# How to Perform Return Analysis with Monte Carlo Simulation # How to Perform Return Analysis with Monte Carlo Simulation In this article, we share how investors can analyse a fund’s return through a systematic statistical lens, using the simple Monte Carlo simulation method.

The Setup

We performed a Monte Carlo simulation on X investment fund with the following input parameters: In our simulations, we assume an initial investment of \$100,000, with the investment horizon to be 20 years. For simplicity, we assume no further additional investments were made at any time during the horizon, i.e. there are no compound effects on new investments. We further assume X investment fund’s actual average total return (dividends reinvested) was 8% p.a. and the standard deviation was 3.56% on an annualised basis, since the fund’s inception Fig1 shows a single iteration of a randomly generated scenario based on the inverse of the normal cumulative distribution of X investment fund’s average return and standard deviation. The formula on Excel would look like this:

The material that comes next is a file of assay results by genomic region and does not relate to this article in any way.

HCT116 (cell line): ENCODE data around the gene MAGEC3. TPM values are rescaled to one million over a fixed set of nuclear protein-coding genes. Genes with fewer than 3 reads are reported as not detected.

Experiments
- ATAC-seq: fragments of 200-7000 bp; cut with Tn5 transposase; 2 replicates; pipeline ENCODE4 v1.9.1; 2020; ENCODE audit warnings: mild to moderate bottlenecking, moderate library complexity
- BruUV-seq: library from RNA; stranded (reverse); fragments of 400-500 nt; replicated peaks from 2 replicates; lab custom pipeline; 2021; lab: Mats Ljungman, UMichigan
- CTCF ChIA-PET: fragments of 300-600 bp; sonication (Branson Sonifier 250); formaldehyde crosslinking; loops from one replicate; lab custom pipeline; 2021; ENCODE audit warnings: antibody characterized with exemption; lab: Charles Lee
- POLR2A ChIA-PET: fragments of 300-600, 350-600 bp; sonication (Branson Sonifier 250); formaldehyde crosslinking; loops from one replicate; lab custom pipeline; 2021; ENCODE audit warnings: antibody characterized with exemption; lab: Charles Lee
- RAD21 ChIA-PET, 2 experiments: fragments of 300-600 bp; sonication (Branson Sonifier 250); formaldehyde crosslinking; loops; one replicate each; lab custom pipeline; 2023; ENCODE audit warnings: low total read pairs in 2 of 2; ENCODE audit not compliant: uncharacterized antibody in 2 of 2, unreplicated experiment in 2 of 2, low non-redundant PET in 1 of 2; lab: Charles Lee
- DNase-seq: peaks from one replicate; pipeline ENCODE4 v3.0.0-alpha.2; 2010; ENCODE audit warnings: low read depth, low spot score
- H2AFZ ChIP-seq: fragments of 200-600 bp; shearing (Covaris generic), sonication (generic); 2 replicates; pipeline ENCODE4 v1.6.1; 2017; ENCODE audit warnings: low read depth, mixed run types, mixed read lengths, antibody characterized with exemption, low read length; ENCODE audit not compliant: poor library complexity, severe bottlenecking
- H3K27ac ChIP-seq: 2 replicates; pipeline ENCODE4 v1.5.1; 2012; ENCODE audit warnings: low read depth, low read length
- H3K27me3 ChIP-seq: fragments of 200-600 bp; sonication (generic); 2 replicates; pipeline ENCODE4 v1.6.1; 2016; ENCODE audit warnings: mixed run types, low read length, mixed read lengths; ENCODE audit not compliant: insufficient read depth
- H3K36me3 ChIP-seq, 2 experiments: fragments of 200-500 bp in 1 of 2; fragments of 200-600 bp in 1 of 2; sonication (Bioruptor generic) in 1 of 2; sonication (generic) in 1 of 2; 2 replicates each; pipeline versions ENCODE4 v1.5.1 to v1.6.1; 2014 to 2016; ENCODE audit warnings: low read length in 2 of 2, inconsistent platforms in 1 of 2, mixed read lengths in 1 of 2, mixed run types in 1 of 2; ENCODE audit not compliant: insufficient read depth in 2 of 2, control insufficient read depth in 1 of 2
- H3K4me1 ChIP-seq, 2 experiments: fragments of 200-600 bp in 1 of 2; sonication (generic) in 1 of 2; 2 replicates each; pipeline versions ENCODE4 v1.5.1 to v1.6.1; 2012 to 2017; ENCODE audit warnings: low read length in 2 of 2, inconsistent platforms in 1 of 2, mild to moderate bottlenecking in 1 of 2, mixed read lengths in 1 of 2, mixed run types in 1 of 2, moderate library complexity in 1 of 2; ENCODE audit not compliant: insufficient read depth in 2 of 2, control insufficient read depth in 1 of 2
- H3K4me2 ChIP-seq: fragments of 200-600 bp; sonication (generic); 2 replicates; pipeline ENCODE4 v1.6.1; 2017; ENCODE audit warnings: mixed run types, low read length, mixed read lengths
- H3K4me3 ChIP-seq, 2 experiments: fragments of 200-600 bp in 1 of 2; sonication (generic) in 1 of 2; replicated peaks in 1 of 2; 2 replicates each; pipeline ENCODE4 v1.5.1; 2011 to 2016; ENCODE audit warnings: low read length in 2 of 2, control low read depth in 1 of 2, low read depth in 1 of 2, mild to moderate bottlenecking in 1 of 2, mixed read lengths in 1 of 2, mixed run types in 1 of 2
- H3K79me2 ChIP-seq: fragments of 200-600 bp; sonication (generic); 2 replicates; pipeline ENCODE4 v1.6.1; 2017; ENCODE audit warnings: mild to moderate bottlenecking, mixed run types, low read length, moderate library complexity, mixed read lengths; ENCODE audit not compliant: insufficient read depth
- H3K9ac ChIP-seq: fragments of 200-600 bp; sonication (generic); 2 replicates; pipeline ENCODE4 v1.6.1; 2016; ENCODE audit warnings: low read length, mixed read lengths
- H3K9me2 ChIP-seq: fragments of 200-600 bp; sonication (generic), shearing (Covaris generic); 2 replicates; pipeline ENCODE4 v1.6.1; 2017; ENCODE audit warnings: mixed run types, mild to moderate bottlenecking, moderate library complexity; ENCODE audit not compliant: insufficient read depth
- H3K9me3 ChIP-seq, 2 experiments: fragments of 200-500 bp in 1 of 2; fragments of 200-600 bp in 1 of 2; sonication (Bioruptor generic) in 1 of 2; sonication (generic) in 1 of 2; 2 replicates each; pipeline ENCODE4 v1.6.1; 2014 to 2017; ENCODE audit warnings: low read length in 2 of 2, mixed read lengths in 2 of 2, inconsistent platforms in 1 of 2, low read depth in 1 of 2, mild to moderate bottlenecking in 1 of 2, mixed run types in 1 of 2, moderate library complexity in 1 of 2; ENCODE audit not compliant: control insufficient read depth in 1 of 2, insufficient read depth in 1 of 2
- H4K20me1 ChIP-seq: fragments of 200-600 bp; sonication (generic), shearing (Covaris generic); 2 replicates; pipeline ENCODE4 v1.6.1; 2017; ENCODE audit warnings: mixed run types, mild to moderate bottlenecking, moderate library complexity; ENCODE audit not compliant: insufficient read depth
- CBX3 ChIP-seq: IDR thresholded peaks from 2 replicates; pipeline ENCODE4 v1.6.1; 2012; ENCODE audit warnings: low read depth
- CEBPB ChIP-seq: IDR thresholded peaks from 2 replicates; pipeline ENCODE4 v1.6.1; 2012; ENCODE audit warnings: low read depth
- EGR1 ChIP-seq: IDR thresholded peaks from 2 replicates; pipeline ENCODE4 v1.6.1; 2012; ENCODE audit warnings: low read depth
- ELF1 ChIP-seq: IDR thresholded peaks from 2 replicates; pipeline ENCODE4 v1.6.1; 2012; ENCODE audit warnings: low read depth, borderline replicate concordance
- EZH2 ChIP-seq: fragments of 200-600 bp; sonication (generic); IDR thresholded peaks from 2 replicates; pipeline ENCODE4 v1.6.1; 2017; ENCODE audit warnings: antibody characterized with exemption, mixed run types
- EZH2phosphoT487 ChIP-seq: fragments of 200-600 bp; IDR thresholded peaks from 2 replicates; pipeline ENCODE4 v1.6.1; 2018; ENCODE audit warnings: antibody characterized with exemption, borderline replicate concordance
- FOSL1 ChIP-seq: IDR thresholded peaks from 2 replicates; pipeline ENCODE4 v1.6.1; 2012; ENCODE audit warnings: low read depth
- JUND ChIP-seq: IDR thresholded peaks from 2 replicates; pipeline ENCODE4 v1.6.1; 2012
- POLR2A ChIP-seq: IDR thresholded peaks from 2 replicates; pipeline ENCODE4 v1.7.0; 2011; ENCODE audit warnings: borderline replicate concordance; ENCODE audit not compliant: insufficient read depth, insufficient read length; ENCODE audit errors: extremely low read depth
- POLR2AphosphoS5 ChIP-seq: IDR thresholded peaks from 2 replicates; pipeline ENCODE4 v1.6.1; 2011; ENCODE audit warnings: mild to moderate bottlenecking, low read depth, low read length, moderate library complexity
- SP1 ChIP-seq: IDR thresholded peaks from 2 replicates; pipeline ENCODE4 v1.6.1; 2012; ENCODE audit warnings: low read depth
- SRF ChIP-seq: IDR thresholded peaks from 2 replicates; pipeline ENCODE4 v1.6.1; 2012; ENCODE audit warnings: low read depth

=NORM.INV(RAND(),\$D\$4,\$D\$5),
where RAND() is Random Probability, \$D\$4 (average return) is 8% and \$D\$5 is 3.56% (standard deviation)

Monte Carlo Simulation

We proceed to perform 30,000 simulations, where each iteration is based on random probabilities but the same parameters. Putting through the 30,000 ending values, we generated the following outputs: The results revealed that the Mean (average) ending value of the investment would return around \$466,500 at the end of the horizon. We further calculated the Median which turned out to be about \$460,800 (no much skewness in data generated). We further computed the 5%- and 25%-percentile of the data distribution arriving at about \$362,700 and \$417,900 respectively.